How England Cricket Plays Easy

Arh, yes. The revelling in such Ashes glory. With so much to admire from an English perspective, cricket writers have since been beside themselves to try and put fingers on how such a monumental thrashing of the big enemy came to pass.

One example came from the always enjoyable Vic Marks. Here’s the key paragraph from his chat with England’s first-down Capetonian.

“But you only get nervous when you haven’t prepared.

It’s bit a like being at school when you haven’t studied for an exam.

But if you’re prepared, it’s fine.

Ashley Giles [the coach at Warwickshire] always says:

‘Train hard, play easy …’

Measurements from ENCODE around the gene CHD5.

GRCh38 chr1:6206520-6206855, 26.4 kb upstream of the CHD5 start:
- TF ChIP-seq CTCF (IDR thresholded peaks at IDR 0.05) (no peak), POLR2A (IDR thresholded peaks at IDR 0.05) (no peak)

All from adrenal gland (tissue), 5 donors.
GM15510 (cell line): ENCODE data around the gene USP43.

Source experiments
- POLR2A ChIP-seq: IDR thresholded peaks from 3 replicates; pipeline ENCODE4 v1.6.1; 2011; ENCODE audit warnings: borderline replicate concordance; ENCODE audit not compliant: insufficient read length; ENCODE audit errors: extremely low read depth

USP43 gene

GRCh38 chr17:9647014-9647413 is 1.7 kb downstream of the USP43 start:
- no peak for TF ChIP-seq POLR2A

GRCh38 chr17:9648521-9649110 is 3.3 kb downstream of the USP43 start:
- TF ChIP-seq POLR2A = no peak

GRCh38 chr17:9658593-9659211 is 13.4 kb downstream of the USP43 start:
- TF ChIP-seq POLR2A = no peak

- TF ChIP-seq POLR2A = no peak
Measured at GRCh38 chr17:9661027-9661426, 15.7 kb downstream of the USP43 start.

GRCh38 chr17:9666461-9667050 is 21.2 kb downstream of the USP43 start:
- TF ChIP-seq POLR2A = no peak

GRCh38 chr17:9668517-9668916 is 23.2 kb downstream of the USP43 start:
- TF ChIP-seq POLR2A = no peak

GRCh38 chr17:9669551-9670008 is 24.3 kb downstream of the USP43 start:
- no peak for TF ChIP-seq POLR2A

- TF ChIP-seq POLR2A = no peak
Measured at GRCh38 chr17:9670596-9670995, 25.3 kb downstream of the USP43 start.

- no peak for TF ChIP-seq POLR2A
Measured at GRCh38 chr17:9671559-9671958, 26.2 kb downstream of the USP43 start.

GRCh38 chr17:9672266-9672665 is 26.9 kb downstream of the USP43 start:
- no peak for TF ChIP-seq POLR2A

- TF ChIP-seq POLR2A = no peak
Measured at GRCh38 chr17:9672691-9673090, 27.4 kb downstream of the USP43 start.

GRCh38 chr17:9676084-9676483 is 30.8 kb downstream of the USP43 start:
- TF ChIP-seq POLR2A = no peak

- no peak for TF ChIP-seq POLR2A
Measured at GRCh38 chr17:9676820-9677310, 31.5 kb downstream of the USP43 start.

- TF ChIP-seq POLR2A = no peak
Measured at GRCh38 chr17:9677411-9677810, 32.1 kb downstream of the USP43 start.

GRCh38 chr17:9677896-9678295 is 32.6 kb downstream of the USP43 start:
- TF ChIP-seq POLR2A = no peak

We have that attitude drilled into us at England and that’s why we have a sense of freedom in the middle.”

Now, I’ve not historically had a great deal of time for old Ashley. Despite my strong Warwickshire allegiance, I felt he was only ever in the England team as skipper Vaughan’s Playstation putz. And I’ve always been dismissive of those with Keeganesque little talent who somehow win through when other alternatives glisten ever more sparkly. And he earned the nickname “wheelie-bin” with good reason, after all.

Or perhaps it was that time playing Worcester at 20/20 when he inexplicably gave the fancy dress prize to a kid in a rent-a-cape superhero costume, as the whole crowd booed his overlooking of a full-on “bat-man”, long handle and all.

Yet now Ashley forces a rethink. Here’s that main point once more.

Train hard, play easy

I’ve been around elite team set-ups for years and this is the first time I’ve heard this. There’s so much merit to it. The England team under Andy Flower train hard. How many salesteams do so in the same manner? Not enough, that’s for sure.

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